The Podcast Library of Babel
In the short story “The Library of Babel,” the great Argentinian writer Jorge Luis Borges imagined the universe as an infinitely vast library. Every possible book was contained in this infinite library, every possible combination of letters and symbols. Some books were just a single letter, repeated over and over; others, as Borges writes, contained “the detailed history of the future, the autobiographies of the archangels, the true story of your death, the translation of every book into every language…”
Today, the internet resembles this infinite library, where the most important and beautiful ideas are crammed alongside nonsense and garbage and treasure. And this is especially true of podcasts: you would need to listen around the clock for hundreds of years to listen to every podcast ever recorded, and thousands are added to the library every day.
So this season on the Organist, we’re excited to present the iTunes Library of Babel, where we imagine the universe as an infinite catalog of podcasts. Just as in Borges’s story, this library goes on forever: it contains all of the existing podcasts, plus the negation of those podcasts. Some podcasts in the iTunes Library of Babel are episodes of This American Life hosted by a tangerine smoothie; some are just 45 minutes of the sound of a sprinkler soaking a pile of Dell laptops on a hillside in Iceland in 2007.
Submit your imaginary podcast
The Organist podcast seeks writers, producers, sound artists, musicians, and their ex-lovers to submit extracts of imaginary podcasts (or whole episodes if they’re short -- we’re aiming for between 5 seconds and 3 minutes) to this recurring series. Submissions can be audio only, or a script for production. All entries must include a sentence or two suggesting how the host of the Organist will introduce the fictional podcast (or podcast excerpt) that you are conceiving and realizing.
Payment: We will pay you for your work if it’s accepted for publication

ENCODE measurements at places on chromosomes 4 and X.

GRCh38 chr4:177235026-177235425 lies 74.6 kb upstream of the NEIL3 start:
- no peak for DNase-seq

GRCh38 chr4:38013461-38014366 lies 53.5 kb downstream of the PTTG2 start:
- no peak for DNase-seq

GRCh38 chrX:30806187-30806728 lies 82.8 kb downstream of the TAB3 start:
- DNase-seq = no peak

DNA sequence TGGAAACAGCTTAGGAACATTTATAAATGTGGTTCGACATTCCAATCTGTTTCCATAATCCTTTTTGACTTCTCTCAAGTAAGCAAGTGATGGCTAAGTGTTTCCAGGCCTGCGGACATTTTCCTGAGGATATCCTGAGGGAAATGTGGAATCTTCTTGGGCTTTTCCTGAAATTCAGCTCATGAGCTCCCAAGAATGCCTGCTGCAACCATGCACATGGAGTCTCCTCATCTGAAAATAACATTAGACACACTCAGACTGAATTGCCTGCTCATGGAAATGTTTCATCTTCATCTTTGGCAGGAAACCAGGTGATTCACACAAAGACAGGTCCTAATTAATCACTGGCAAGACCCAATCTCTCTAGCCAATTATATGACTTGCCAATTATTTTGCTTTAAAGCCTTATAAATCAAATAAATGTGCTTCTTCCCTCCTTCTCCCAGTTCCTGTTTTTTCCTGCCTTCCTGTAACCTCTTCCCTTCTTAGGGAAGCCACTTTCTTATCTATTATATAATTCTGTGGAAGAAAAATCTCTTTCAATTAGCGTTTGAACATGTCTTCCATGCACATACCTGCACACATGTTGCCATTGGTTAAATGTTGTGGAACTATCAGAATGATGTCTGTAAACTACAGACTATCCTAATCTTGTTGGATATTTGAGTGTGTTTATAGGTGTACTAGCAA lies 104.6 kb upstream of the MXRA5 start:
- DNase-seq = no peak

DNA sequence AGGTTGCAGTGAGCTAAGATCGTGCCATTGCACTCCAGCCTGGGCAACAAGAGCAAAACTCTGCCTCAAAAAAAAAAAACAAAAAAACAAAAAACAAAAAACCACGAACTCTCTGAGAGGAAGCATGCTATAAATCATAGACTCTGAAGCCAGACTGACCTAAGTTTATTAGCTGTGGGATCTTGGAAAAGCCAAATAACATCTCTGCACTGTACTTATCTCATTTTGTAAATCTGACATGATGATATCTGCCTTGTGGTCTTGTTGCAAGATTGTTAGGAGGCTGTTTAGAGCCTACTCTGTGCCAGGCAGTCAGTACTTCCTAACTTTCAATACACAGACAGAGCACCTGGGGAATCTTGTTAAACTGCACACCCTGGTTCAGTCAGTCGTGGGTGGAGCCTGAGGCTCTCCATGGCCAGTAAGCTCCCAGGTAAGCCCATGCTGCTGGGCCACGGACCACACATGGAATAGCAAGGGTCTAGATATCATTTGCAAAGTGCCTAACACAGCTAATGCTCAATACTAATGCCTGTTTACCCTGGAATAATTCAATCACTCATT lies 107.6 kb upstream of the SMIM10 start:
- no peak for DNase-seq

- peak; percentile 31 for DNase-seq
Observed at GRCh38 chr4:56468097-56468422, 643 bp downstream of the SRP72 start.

Deadline: Beginning immediately; ongoing until the last sentient being in the cosmos expires
Guidelines: Submissions can be audio only or a script or both. They must include a title and short description for host to read. Please also include a short biography of yourself.
Send it to: email@example.com with the subject line: BABEL SUBMISSION
Do you have a story to share about making art and making a living?
The Organist is partnering with the Creative Independent, a resource for emotional and practical guidance for creative people, to produce an episode about creativity and finances. We know making a living as an artist can be incredibly hard, and there are hundreds—maybe even thousands—of reasons why choosing to sustain yourself as a working artist can feel like a risk. For this collaborative podcast episode, we’re looking to learn a little more about your actual experiences trying to achieve financial stability as a creative person. Maybe you’ve figured it all out and have wisdom to share, or maybe you’re in a financial hole—either way, we want to hear from you.
Tell Us Your Story
To share a story about how you’ve been able (or unable) to make a living as an artist, call or text (814) RL-SNAIL.
Your story can be about:
- Art - or student loan-related debt
- The day job that sustains your practice
- Your cooperative/creative business model
- Why you’re in an unexpected financial situation
- Ways you’ve successfully (or unsuccessfully) sold your creative work
- Something else you feel the need to share (as long as it’s related to the theme of supporting yourself as a creative person)
If you text us, rest assured that your story will be read by our team only, and if we choose to share it on the podcast, we’ll use a voice actor to read what you share (your phone number will never be shared).
If you call and leave a message, let us know if you’d like us to disguise your voice for extra anonymity, should we choose to use the recording in the podcast. And, if you’re open to us following up with you about your story, include your email address in your message (this is completely optional).
— The Organist and The Creative Independent